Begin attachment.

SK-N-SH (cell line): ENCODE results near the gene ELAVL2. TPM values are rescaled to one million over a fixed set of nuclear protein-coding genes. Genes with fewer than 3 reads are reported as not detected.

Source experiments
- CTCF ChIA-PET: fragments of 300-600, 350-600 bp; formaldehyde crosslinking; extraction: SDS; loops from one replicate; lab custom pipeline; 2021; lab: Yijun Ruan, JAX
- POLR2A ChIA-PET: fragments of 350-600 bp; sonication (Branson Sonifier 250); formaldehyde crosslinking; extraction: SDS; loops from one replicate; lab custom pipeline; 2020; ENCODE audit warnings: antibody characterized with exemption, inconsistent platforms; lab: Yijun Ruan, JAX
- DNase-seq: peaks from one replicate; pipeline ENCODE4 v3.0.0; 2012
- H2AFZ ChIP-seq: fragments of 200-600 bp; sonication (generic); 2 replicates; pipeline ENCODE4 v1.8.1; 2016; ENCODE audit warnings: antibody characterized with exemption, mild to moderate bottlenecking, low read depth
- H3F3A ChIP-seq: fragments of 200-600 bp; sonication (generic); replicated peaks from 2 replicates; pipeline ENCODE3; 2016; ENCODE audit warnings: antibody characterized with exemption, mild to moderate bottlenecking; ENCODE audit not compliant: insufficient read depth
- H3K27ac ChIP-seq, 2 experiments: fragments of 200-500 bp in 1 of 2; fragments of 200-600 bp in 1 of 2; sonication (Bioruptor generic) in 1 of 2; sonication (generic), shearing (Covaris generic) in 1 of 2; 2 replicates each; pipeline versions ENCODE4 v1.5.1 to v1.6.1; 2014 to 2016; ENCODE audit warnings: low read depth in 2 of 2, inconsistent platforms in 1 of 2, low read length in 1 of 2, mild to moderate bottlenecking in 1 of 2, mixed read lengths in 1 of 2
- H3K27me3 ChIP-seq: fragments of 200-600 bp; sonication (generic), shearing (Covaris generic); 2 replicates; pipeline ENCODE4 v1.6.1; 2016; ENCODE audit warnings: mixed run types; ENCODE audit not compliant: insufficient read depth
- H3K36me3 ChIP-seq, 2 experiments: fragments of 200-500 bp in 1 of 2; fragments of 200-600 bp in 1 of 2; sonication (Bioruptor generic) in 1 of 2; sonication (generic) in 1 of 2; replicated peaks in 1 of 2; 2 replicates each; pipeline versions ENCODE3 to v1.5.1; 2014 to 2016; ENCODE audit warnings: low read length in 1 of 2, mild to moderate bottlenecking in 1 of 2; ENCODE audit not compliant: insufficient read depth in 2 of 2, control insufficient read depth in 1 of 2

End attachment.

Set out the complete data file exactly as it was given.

SK-N-SH (cell line): ENCODE results near the gene ELAVL2. TPM values are rescaled to one million over a fixed set of nuclear protein-coding genes. Genes with fewer than 3 reads are reported as not detected.

Source experiments
- CTCF ChIA-PET: fragments of 300-600, 350-600 bp; formaldehyde crosslinking; extraction: SDS; loops from one replicate; lab custom pipeline; 2021; lab: Yijun Ruan, JAX
- POLR2A ChIA-PET: fragments of 350-600 bp; sonication (Branson Sonifier 250); formaldehyde crosslinking; extraction: SDS; loops from one replicate; lab custom pipeline; 2020; ENCODE audit warnings: antibody characterized with exemption, inconsistent platforms; lab: Yijun Ruan, JAX
- DNase-seq: peaks from one replicate; pipeline ENCODE4 v3.0.0; 2012
- H2AFZ ChIP-seq: fragments of 200-600 bp; sonication (generic); 2 replicates; pipeline ENCODE4 v1.8.1; 2016; ENCODE audit warnings: antibody characterized with exemption, mild to moderate bottlenecking, low read depth
- H3F3A ChIP-seq: fragments of 200-600 bp; sonication (generic); replicated peaks from 2 replicates; pipeline ENCODE3; 2016; ENCODE audit warnings: antibody characterized with exemption, mild to moderate bottlenecking; ENCODE audit not compliant: insufficient read depth
- H3K27ac ChIP-seq, 2 experiments: fragments of 200-500 bp in 1 of 2; fragments of 200-600 bp in 1 of 2; sonication (Bioruptor generic) in 1 of 2; sonication (generic), shearing (Covaris generic) in 1 of 2; 2 replicates each; pipeline versions ENCODE4 v1.5.1 to v1.6.1; 2014 to 2016; ENCODE audit warnings: low read depth in 2 of 2, inconsistent platforms in 1 of 2, low read length in 1 of 2, mild to moderate bottlenecking in 1 of 2, mixed read lengths in 1 of 2
- H3K27me3 ChIP-seq: fragments of 200-600 bp; sonication (generic), shearing (Covaris generic); 2 replicates; pipeline ENCODE4 v1.6.1; 2016; ENCODE audit warnings: mixed run types; ENCODE audit not compliant: insufficient read depth
- H3K36me3 ChIP-seq, 2 experiments: fragments of 200-500 bp in 1 of 2; fragments of 200-600 bp in 1 of 2; sonication (Bioruptor generic) in 1 of 2; sonication (generic) in 1 of 2; replicated peaks in 1 of 2; 2 replicates each; pipeline versions ENCODE3 to v1.5.1; 2014 to 2016; ENCODE audit warnings: low read length in 1 of 2, mild to moderate bottlenecking in 1 of 2; ENCODE audit not compliant: insufficient read depth in 2 of 2, control insufficient read depth in 1 of 2